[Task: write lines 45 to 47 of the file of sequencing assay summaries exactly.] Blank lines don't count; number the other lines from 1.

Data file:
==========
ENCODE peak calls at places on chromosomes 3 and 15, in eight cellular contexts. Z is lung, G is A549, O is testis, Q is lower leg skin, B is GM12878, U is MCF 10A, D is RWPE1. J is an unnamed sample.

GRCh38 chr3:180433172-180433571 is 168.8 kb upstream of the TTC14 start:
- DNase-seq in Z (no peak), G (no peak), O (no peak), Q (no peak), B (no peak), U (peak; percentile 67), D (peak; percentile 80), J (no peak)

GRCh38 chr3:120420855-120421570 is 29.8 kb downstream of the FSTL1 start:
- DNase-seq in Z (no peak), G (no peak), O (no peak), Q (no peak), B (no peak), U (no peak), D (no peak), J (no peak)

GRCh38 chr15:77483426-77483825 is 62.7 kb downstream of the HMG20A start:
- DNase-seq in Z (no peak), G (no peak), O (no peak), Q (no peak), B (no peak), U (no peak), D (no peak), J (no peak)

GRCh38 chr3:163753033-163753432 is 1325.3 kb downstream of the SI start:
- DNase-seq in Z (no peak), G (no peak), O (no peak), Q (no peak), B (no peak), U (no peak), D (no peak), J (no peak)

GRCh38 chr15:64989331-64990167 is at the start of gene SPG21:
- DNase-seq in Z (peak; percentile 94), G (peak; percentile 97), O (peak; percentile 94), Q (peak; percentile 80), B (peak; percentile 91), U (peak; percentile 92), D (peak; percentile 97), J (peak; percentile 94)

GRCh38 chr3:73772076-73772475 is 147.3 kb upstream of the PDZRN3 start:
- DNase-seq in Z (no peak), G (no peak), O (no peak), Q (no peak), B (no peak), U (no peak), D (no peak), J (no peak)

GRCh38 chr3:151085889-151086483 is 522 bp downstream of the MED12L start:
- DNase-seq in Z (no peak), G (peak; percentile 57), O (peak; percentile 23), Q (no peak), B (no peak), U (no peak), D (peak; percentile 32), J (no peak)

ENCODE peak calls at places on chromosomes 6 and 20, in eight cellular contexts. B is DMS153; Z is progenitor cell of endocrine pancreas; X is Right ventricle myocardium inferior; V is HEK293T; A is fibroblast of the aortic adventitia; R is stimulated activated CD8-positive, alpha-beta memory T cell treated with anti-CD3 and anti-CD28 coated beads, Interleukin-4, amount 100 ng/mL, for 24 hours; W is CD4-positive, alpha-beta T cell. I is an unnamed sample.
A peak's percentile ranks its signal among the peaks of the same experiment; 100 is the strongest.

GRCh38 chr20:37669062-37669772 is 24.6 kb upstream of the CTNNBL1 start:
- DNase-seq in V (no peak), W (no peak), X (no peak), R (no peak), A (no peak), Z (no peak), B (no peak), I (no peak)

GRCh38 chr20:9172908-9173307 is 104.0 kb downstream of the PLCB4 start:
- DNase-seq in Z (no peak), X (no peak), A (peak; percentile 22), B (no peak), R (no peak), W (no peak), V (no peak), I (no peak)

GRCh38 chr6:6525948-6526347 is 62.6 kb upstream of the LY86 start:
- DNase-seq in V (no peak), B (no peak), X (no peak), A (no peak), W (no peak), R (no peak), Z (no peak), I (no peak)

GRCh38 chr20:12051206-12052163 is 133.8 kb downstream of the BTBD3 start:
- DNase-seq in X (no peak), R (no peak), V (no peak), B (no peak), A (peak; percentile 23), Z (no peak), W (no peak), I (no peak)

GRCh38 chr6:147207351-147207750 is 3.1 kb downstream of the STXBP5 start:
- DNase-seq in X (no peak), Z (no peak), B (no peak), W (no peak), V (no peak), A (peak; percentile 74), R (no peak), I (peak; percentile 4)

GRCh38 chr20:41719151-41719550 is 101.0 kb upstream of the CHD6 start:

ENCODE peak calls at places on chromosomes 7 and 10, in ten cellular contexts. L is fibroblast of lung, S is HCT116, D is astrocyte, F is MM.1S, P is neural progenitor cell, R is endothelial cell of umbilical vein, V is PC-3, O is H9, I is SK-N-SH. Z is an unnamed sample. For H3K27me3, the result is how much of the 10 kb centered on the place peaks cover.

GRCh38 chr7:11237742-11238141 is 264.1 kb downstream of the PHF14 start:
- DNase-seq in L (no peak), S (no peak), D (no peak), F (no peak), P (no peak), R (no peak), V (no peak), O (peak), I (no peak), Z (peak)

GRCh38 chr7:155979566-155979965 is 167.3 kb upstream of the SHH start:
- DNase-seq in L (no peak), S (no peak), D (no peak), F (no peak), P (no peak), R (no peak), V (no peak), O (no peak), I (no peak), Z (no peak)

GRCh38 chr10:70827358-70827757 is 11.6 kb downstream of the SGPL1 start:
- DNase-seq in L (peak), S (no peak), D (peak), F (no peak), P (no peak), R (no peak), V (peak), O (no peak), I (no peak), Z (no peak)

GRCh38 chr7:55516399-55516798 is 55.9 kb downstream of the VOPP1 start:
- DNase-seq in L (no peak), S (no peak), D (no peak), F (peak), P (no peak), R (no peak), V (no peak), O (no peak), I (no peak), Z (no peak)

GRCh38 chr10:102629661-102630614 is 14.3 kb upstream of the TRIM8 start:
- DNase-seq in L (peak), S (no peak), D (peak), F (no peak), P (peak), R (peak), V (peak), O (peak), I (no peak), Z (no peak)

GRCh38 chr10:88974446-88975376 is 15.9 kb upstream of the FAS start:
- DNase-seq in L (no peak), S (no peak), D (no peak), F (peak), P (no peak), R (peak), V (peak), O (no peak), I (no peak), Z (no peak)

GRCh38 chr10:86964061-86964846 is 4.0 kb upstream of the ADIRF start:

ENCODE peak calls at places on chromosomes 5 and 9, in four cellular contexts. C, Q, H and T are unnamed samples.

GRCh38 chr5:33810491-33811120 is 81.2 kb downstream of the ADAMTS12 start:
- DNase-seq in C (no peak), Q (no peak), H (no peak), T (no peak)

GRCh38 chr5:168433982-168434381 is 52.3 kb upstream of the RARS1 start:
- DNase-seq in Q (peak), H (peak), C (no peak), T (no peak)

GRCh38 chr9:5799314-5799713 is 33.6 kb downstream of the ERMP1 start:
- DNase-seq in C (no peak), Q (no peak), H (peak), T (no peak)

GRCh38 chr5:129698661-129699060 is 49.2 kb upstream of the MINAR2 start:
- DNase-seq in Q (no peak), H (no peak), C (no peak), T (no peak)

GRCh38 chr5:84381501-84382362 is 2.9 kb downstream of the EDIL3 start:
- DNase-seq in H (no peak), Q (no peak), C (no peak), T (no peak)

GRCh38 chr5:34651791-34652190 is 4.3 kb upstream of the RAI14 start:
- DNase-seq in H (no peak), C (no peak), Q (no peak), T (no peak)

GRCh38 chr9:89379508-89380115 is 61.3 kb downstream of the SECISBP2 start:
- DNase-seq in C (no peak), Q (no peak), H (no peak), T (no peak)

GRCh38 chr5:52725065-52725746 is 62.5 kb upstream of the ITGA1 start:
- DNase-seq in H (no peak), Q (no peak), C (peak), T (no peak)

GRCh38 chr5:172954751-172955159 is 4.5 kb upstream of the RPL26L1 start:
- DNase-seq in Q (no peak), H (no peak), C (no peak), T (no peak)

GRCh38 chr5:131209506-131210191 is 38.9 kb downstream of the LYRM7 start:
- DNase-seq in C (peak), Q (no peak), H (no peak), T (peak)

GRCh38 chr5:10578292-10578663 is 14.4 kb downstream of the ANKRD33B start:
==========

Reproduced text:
- DNase-seq in C (no peak), Q (no peak), H (no peak), T (no peak)

GRCh38 chr5:168433982-168434381 is 52.3 kb upstream of the RARS1 start:
- DNase-seq in Q (peak), H (peak), C (no peak), T (no peak)